"We are in a race against time. The era of consumption without consequences is over. The poor and most vulnerable must not suffer further from a problem they did not create."So said UN Secretary-General Ban Ki-moon on Earth Day at UN headquarters in New York City. Ban was joined by 175 nations in a ceremony to sign the Paris Climate Agreement worked out last December. This is by far the largest number of countries to sign an international agreement on any single day.
Secretary of State John Kerry signed the agreement for the United States while holding his granddaughter, one of 197 children at the event representing each of the nations that had adopted the agreement. The action being taken by the world to deal with a global problem is unprecedented.
But it doesn't stop here. Everyone agrees that the agreement is only the first of many big steps needed to achieve the goal of carbon emission reduction in an effort to stem the tide of man-made climate change. Sophie Yeo at Climate Brief has put together an "Explainer" to describe what is happening, and more importantly, what must happen next.
Now that the agreement has been signed, it needs to be ratified. Here is where the parties, in particular US President Obama and Secretary Kerry, showed their political acumen. The legal text of the agreement allows three different forms of "ratification:" acceptance, approval, or accession. The agreement also specifies that it goes into force when it has been ratified "at least 55 countries representing 55% of total global emissions." Already 15 countries have ratified (though, admittedly, they represent 0% of carbon emissions). Sophie Yeo explains that despite the assumed Congressional intransigence (because Republicans currently control both the House and Senate), the flexibility written into the agreement will likely still allow the US to "ratify."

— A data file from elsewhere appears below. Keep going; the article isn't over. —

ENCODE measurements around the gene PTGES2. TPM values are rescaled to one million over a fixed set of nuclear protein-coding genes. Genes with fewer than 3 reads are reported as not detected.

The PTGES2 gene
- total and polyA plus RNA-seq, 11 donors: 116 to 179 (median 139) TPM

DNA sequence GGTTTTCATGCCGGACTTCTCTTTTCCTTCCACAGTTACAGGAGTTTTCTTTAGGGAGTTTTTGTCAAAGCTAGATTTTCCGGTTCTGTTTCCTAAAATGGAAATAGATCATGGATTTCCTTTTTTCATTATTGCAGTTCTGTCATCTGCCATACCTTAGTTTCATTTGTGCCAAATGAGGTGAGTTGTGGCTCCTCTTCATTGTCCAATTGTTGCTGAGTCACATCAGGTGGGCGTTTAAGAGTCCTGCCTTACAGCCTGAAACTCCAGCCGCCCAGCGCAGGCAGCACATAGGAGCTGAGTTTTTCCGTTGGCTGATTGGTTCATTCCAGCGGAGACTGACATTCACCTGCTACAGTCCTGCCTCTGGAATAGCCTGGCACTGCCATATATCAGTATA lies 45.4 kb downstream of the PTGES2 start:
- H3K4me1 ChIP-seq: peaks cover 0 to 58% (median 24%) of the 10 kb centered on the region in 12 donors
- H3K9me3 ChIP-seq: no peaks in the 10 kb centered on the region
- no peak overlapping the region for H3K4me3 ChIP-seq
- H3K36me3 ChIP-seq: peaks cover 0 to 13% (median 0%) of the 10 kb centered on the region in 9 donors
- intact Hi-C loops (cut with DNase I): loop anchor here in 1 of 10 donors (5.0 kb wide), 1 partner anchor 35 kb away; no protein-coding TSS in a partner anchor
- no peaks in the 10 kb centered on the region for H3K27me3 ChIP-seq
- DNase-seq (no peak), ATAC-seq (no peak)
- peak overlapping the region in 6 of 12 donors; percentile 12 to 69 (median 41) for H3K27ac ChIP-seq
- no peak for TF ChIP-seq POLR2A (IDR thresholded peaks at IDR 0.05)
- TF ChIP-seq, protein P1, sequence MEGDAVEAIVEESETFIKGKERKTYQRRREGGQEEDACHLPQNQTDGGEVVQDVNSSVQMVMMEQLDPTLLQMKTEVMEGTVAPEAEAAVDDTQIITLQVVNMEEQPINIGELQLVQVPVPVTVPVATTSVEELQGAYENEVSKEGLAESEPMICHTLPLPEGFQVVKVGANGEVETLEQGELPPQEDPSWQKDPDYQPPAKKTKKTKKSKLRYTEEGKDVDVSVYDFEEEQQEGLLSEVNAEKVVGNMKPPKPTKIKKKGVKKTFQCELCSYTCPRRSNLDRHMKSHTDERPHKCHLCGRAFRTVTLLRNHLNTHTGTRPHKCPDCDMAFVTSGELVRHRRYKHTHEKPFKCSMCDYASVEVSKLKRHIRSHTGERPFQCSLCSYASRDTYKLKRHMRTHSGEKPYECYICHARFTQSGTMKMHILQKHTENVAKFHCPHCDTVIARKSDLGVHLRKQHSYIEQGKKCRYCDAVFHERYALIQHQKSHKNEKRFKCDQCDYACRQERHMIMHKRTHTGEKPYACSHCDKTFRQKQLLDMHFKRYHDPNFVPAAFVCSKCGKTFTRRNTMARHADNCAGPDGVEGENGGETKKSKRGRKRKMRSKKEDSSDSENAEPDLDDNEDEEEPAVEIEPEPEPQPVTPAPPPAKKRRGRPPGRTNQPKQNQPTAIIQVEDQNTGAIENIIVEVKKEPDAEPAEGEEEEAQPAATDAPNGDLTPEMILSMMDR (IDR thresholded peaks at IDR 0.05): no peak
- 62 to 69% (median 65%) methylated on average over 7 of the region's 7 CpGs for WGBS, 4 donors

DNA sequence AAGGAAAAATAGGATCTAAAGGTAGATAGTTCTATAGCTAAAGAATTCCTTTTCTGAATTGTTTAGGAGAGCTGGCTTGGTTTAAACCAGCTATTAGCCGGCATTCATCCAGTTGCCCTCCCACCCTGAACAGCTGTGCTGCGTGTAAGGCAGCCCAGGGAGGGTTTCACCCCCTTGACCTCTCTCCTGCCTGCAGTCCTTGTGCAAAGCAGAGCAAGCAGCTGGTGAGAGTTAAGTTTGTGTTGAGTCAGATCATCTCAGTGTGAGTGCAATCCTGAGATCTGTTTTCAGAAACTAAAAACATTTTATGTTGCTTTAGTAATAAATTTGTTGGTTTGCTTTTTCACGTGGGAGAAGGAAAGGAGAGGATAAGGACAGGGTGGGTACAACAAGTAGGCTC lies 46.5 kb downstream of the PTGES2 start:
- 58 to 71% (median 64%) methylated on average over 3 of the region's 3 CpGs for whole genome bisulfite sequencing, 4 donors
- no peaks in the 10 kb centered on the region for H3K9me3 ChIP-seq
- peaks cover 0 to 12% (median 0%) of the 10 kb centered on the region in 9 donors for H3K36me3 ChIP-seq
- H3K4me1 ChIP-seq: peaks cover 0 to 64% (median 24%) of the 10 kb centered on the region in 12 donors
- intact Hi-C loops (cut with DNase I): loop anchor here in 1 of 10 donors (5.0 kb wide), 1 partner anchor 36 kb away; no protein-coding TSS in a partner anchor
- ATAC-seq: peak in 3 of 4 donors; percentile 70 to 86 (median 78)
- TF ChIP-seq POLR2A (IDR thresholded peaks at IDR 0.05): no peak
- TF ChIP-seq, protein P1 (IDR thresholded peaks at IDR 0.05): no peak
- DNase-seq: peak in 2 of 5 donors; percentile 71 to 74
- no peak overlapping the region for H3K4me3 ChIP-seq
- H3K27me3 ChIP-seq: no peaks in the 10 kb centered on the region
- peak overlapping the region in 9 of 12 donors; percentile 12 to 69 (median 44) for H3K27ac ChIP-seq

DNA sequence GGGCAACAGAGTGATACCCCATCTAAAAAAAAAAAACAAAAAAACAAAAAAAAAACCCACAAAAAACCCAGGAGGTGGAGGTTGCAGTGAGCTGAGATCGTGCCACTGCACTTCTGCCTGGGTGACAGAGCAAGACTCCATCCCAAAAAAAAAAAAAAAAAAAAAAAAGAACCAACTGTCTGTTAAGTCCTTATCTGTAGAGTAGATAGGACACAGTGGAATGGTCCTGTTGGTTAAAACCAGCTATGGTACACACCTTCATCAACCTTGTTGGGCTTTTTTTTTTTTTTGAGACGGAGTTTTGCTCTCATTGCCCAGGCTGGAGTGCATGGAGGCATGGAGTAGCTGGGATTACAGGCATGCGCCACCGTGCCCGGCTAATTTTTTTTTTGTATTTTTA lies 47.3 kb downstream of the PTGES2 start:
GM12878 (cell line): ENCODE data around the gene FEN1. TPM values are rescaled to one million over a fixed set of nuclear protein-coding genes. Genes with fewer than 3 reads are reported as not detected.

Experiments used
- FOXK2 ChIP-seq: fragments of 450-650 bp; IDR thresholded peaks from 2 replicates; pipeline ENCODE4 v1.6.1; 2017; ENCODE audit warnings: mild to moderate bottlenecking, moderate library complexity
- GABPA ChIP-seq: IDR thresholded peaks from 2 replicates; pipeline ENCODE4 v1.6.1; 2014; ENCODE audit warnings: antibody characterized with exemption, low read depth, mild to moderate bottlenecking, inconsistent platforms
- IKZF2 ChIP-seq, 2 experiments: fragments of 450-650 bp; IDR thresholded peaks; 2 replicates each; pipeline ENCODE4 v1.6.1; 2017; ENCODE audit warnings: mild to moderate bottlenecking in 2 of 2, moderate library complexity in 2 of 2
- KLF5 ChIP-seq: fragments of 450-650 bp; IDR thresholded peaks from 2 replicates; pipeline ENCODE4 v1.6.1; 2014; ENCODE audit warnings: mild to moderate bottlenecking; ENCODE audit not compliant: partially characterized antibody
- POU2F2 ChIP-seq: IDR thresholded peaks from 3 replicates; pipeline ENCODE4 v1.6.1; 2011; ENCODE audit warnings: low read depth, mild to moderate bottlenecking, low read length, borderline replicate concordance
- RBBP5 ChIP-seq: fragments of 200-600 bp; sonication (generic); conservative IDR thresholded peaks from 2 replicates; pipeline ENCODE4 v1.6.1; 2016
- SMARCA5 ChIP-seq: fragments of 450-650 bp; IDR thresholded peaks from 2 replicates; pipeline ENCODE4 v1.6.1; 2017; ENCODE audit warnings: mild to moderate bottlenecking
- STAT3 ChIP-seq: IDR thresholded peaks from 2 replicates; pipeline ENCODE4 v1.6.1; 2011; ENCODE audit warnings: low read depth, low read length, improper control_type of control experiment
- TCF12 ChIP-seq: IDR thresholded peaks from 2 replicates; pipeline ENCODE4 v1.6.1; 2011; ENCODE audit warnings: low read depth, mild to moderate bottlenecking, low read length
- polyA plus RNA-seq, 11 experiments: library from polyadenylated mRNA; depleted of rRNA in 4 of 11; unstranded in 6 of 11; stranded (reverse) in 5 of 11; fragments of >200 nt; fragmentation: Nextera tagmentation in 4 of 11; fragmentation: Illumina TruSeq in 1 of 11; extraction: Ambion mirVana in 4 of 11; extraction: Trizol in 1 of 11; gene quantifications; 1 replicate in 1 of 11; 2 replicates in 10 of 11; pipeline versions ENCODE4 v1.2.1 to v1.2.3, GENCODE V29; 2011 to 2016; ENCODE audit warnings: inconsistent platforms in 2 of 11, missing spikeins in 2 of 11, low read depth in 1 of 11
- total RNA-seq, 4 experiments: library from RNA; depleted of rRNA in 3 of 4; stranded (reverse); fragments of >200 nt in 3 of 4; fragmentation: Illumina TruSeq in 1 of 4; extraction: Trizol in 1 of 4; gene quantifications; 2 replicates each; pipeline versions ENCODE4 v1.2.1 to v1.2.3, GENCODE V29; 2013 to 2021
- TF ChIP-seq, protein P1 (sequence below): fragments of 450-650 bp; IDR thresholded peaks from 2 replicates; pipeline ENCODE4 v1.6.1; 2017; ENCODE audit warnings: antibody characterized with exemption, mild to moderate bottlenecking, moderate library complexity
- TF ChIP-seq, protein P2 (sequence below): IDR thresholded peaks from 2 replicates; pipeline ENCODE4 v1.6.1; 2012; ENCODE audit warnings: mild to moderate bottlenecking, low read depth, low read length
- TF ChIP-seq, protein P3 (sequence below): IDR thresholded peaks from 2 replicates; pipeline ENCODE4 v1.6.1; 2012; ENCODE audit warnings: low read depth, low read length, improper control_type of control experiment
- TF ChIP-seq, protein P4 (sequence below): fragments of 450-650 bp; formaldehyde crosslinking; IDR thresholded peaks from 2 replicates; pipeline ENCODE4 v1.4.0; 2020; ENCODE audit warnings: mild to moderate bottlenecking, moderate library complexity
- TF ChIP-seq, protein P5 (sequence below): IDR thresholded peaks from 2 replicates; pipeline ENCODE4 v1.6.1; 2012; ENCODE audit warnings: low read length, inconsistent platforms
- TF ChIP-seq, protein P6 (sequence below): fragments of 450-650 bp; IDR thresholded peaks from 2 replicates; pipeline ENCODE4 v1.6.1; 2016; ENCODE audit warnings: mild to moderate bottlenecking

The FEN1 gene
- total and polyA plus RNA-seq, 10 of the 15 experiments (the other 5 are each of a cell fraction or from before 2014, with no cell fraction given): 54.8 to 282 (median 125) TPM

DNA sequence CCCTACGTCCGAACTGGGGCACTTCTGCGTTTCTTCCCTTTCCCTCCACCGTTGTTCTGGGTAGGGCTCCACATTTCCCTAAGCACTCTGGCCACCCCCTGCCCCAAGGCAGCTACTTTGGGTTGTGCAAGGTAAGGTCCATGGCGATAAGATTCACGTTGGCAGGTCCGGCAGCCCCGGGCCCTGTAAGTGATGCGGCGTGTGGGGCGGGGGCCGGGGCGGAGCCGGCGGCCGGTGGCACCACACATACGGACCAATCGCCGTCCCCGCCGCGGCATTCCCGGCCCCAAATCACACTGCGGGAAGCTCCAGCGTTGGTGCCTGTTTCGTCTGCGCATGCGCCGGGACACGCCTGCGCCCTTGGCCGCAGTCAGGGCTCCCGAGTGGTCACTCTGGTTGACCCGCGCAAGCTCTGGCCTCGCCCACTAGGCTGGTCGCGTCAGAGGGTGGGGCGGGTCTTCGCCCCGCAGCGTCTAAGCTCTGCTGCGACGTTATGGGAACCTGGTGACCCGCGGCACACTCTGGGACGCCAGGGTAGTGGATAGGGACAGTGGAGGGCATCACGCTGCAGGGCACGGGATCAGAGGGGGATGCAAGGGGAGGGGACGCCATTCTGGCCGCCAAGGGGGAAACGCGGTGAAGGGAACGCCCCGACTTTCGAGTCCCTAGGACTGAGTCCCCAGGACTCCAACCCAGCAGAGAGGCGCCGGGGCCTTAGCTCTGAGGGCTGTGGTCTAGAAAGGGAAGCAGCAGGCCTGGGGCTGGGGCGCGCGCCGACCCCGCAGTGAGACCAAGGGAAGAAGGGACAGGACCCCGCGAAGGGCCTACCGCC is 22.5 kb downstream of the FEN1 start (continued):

Of course, if the Democratic party regains the Senate (and perhaps the House), along with retaining the presidency, in November's elections, this process becomes much easier.
Signing, and even ratifying, the agreement is only the beginning. The US and China in 2014 put into place a bilateral agreement to reduce our respective carbon emissions - a big deal given that we represent the two largest sources of carbon. Both countries have also instituted individual actions domestically, as have many other countries and the European Union. These steps must be joined by even more dramatic actions. Carbon Brief put together a list of tasks that have to happen next to keep the process moving forward.
And the process must maintain that forward movement if we have any chance of slowing the rate of warming our climate is experiencing. Already we have seen major impacts such as ice loss, sea level rise, increasing extreme events (drought and flood), human and animal migration, and ecological changes. These impacts are likely to get worse long before they get better because we've already built into the climate system additional warming and ocean acidification. Significantly shifting to a renewable energy future is already long overdue and must occur at a more rapid pace to limit impacts as we move forward.
There is a lot of work to do.